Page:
Today I went to the bazaar in Kriva Palanka for only the second time since I’ve lived here……what with holiday travel and injuries, etc. I think the bazaar must be much diminished at this time of year as there are so many stalls empty……a promise of summer vegetables to come. Still, I was able to procure potatoes, onions, leaf lettuce, spinach, rice and beans. The latter in big piles laying loose on tables–I can’t remember EVER watching someone scoop up and measure or weigh an amount of any kind of grain I was purchasing to eat. I looked at some kind of grain-groats and had a semi-conversation with the woman selling them, but just didn’t want to buy something that I didn’t know exactly how to cook. (Will probably be in a more adventurous mood on another day.) When I explained that I was looking for beans, she came from behind her table and walked me over to another vendor explaining to him that I spoke English…..but he was willing to sell me his beans anyway. My point here is that I’m always amazed at the generosity of strangers.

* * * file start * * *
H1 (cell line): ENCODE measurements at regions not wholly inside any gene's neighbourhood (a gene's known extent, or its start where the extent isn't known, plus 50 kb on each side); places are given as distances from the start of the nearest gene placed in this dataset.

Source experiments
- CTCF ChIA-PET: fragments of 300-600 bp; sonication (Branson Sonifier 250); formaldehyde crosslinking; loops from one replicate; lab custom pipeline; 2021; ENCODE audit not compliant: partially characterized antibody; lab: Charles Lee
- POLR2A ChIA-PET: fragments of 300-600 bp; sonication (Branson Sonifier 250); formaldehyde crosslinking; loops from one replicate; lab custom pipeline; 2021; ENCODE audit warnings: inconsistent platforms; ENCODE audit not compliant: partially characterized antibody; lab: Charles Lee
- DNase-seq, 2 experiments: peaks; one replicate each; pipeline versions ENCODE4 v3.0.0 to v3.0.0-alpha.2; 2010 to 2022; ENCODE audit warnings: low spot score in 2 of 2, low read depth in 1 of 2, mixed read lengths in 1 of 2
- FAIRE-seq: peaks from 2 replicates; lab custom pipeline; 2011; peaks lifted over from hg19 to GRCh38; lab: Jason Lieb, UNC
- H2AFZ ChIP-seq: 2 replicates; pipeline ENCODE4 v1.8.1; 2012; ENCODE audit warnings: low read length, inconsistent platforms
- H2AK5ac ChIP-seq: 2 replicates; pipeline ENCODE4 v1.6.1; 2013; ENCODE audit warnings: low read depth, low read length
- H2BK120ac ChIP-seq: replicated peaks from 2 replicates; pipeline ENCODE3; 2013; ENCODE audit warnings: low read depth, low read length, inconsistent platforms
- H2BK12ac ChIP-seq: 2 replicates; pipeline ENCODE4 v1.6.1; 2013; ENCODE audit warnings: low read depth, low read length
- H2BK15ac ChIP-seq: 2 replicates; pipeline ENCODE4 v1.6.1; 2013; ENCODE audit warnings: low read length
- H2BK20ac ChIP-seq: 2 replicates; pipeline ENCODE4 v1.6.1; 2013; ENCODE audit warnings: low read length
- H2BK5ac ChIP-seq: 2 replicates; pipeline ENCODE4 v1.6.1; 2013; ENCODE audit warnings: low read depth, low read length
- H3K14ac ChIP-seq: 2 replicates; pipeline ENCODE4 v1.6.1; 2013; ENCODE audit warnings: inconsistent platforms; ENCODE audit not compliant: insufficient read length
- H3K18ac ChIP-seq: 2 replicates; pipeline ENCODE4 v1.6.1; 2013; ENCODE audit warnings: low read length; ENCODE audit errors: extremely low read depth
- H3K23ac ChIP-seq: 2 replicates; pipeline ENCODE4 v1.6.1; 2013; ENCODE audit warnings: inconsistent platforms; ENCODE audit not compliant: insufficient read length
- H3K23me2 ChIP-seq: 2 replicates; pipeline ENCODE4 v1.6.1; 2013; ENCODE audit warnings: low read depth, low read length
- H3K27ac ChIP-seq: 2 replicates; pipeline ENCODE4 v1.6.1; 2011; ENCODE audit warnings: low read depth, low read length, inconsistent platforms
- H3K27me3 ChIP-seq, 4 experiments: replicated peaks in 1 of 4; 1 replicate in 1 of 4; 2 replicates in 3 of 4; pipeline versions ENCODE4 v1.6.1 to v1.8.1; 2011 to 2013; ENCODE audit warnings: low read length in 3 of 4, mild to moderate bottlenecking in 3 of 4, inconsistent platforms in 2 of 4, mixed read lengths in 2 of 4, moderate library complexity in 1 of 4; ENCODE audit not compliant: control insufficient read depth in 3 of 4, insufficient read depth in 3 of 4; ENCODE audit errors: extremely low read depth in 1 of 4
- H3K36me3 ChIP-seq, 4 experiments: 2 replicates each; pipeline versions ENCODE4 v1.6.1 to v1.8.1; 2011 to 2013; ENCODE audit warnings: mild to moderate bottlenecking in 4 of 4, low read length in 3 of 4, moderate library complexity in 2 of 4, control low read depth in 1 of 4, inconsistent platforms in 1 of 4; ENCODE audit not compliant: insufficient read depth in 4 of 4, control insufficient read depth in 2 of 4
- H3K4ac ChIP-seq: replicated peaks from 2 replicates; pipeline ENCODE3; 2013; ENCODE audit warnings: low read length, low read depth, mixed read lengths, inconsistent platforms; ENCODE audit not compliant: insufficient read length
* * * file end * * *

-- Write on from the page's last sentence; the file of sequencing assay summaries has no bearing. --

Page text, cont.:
At the potatoes and onions station I watched and tried to copy the behavior of others making similar purchases, I thought I had done a decent job…until I was asked for 65 Denars for one kilo of onions and 1 kilo of potatoes (about $1.10). Since I didn’t HAVE 65 Denars, I counted out 70 Denars truly expecting change. Instead the vendor looked at me quizzically and walked me back over to the produce fishing out 3 more potatoes and 2 more onions. Apparently one is supposed to over-buy and under-measure at the bazaar and 5 Denars change is deemed superfluous. I hope that when I shrugged my shoulders and smiled it wasn’t an offensive thing to do!
On the 1.5 mile walk home along the main highway my attention was drawn to the sound of a chicken squawking. I looked around thinking it a rather odd sound when my gaze alighted on a man coming in the opposite direction… carrying 3 chickens upside-down by the legs. I looked a little harder not wanting to believe they were alive, but yup they were, and I couldn’t blame the one that was occasionally squawking. I KNOW these people raise animals to slaughter and eat, but I’m still a bit taken aback when it happens in a medium-size town and I’m confronted with it along main street.
I’ll try to remember the camera next time………